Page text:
The Disgrace of Disgrace

The Disgrace of Disgrace by • May 5, 2010 • Printer-friendly

This film has won a major prize and is being given the big hype by all the trendy thinkers as a profound look at the “new South Africa.”  That it may be, though not in the way they mean.  Disgrace is one of the vilest movies ever produced for normal viewing, and I cannot recommend it for anyone. Even though I fast-forwarded through much of it, I admit it haunts me like a bad dream—a hellish tour of Western decadence.

I have not read the novel by the South African émigré J.M. Coetzee upon which Disgrace is said to be based.  Nor do I intend to.  Whenever I hear that a movie is “based on” something I think of the cinema mogul in one of Evelyn Waugh’s early novels who gave John Wesley a sword and a mistress.

The first and lesser problem here is John Malkovich.  I have heretofore thought well of Malkovich—he has done some interesting things, has a Balkan lineage rare in Hollywood circles, and is reputed to be terrifyingly “conservative” among his colleagues—that is, he has exhibited some independence of mind, rare everywhere these days.

Malkovich’s voice and mannerisms have become too well-honed and familiar.  The trend has been obvious for some time and has reached a sad climax in this performance.  Malkovich has destroyed our suspension of disbelief.  We can never forget that we are watching Malkovich playing a part.  This may be in some degree because the character being acted is at the same time so repulsive and so tedious that he can’t be believed.  He lacks “motivation,” as they say.  More than half the film is spent demonstrating that this character is lecherous, selfish, irresponsible, and, though this might not be intended, boring.  If a message was intended about the society of “the new South Africa,” such a goal would have been much better served by a normal character rather than one of distracting oddity.  There are other disgusting, unnecessary touches as well.

Our hero is a divorced urbanite Capetown professor who loses his position because of his seduction of a mixed race (Cape Coloured?) student.  He seems to prefer darker women, though his lechery is without serious racial or any other kind of discrimination.  He next appears at the small remote farm (eastern Cape? Natal?) where his grown, unmarried daughter, a feminist and possibly a lesbian, lives alone.  The only neighbour is a black man who is friendly and helpful but a little too intrusive.  Then three black “youths” show up, gain admittance under a false appeal for help, and proceed to wreck the house, steal everything of value, kill the animals, and gang rape the daughter.  Our hero, meanwhile, after pitiful efforts at resistance, is knocked on the head and locked in the bathroom.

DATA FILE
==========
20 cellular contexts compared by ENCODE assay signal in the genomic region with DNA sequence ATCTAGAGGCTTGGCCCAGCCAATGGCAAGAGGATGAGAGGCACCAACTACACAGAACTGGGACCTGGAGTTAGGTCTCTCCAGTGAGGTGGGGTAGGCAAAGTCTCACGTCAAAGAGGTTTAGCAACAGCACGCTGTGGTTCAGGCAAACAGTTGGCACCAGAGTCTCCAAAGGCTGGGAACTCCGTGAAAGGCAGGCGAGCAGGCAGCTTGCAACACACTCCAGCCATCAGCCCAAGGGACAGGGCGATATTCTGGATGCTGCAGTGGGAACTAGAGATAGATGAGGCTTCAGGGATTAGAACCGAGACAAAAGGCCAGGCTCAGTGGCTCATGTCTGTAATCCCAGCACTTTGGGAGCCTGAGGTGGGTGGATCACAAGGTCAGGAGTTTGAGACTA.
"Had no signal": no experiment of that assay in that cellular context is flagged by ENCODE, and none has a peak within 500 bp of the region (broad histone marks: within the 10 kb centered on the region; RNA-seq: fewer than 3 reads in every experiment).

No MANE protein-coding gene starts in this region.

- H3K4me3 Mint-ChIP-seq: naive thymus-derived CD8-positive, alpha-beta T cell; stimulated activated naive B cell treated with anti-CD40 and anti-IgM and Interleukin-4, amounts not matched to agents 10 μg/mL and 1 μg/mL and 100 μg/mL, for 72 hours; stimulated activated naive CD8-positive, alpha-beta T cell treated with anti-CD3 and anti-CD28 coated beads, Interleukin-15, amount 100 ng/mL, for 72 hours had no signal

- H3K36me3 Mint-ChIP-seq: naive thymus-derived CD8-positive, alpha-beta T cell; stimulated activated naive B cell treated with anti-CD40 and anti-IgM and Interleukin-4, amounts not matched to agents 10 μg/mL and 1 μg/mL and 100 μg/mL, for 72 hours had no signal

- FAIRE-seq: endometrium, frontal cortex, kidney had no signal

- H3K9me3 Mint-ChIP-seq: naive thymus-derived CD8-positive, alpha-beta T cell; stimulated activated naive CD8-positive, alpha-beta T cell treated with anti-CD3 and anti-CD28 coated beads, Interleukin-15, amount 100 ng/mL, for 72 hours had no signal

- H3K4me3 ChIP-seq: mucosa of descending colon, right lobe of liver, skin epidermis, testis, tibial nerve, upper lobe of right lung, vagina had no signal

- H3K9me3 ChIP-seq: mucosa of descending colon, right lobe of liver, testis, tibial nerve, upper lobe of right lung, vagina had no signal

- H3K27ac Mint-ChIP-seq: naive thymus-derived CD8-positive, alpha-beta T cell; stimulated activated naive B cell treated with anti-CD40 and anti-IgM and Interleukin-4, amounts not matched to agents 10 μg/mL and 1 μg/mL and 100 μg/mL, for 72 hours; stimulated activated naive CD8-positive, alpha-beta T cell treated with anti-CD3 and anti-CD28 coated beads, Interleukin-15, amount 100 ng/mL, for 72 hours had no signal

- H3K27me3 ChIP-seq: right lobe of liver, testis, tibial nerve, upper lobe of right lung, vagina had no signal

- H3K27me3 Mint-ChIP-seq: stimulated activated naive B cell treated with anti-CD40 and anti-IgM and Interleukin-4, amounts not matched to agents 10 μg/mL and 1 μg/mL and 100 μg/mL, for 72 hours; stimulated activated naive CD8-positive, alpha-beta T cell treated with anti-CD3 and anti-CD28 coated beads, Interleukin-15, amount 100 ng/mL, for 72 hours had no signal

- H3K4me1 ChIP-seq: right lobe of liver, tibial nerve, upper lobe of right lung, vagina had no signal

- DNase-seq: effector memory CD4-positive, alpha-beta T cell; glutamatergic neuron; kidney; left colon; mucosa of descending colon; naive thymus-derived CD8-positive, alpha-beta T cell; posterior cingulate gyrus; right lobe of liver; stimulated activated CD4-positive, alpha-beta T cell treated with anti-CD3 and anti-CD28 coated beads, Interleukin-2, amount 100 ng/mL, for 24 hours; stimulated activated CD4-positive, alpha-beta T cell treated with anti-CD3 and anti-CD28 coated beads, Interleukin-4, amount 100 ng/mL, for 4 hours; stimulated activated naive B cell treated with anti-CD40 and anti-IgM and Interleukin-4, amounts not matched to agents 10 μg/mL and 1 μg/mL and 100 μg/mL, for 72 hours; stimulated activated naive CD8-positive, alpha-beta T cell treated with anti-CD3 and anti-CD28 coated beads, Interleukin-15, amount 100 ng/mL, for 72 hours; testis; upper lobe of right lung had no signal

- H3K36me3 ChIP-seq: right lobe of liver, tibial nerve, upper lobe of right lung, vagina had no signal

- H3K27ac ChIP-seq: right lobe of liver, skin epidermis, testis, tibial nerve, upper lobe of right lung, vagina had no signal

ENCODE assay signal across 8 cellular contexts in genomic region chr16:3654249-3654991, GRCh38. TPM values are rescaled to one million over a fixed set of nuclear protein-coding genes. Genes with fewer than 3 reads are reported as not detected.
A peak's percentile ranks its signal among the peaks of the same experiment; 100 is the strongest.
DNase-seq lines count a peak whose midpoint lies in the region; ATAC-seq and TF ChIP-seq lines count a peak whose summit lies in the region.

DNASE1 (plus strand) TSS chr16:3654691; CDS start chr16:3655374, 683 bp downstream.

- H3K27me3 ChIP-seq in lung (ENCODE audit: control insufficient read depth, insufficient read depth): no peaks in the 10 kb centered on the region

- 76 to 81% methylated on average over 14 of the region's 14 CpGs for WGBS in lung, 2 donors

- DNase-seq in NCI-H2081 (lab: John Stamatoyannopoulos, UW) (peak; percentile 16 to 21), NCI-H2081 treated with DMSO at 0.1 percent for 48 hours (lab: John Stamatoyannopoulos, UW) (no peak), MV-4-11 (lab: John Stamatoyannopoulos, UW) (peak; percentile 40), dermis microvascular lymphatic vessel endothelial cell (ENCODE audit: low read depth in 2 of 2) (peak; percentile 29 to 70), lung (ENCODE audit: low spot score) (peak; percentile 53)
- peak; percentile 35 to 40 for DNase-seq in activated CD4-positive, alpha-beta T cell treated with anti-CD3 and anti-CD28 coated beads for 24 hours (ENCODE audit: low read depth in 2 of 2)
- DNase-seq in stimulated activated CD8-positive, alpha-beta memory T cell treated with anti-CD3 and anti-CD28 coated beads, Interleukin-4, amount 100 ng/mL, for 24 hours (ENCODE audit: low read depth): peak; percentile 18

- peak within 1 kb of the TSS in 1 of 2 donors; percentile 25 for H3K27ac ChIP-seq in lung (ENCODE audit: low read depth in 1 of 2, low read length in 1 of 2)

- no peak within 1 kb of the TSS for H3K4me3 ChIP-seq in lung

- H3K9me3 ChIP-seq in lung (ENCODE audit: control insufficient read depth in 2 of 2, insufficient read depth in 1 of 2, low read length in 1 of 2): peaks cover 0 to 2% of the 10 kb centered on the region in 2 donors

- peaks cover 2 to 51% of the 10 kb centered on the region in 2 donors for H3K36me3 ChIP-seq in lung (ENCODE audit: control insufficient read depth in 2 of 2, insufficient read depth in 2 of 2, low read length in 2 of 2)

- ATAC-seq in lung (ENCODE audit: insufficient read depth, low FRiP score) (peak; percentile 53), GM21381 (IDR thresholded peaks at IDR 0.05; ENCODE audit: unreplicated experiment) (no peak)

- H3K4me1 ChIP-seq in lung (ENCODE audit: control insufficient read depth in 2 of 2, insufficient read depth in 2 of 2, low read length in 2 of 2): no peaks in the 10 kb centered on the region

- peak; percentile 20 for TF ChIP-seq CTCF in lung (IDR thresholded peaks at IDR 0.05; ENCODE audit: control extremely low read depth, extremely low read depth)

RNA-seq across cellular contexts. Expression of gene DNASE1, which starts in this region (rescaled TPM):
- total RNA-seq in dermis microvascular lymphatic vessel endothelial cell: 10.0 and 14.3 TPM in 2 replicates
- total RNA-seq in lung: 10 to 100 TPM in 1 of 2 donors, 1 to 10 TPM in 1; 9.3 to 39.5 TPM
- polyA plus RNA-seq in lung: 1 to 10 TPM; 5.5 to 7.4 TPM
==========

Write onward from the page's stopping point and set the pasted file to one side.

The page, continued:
A little later it is discovered that the criminals are relatives and friends of the neighbour, who was conveniently absent that day.  The daughter refuses to call in “the police” on the grounds that if the bad boys are prosecuted, it will become impossible for her to remain on her place.  It is not mentioned that in “the new South Africa” calling the police would probably make no difference anyway.

Here, I suppose, beginneth the lesson.  The daughter is pregnant with a rapist’s baby and does not seem too unhappy about it.  After all, the evil has been committed because that is what men are like, not because these happen to be black Africans.  Having a part black child will, at least so she concludes, give her an accepted role in the community of “the new South Africa” and guarantee her safety.  After all, she will have relatives in the neighbourhood.

How are we supposed to feel about this?  I assume that enlightened opinion will applaud this happy ending.  With this example South Africa can now march forward into the long-awaited happy future.  The oppressor and the oppressed have switched places, but are satisfactorily reconciled to the new way of things.  So what if a little violence against the innocent is necessary to make clear who is now the boss?  (Another recent film, The Lovely Bones, seems to promote a similar theme: vicious criminals should not be punished but be forgiven and reconciled with their victims.  A Hollywood trend?)

My dark, reactionary mind, which thinks there is no redemption in this world and that history never rises very far above the raw fundamentals of our flawed nature, sensed another, profounder teaching.  Whether this revelation was intended or is a case of art containing more than the artist was aware of, I know not.  This strikes me as a prescient, dramatic depiction that Western men have lost their courage, will, pride, sense of social obligation, and ability to protect their women.  They no longer display the qualities that made them Western men.  Indeed, one can see already considerable evidence of this in America and Europe as well as among the outnumbered whites of South Africa.  The real message may be that white women are instinctively adapting to their new masters as a tactic of survival for themselves and their offspring.  Celebration or warning?  I suppose it is all a matter of how you feel about it.

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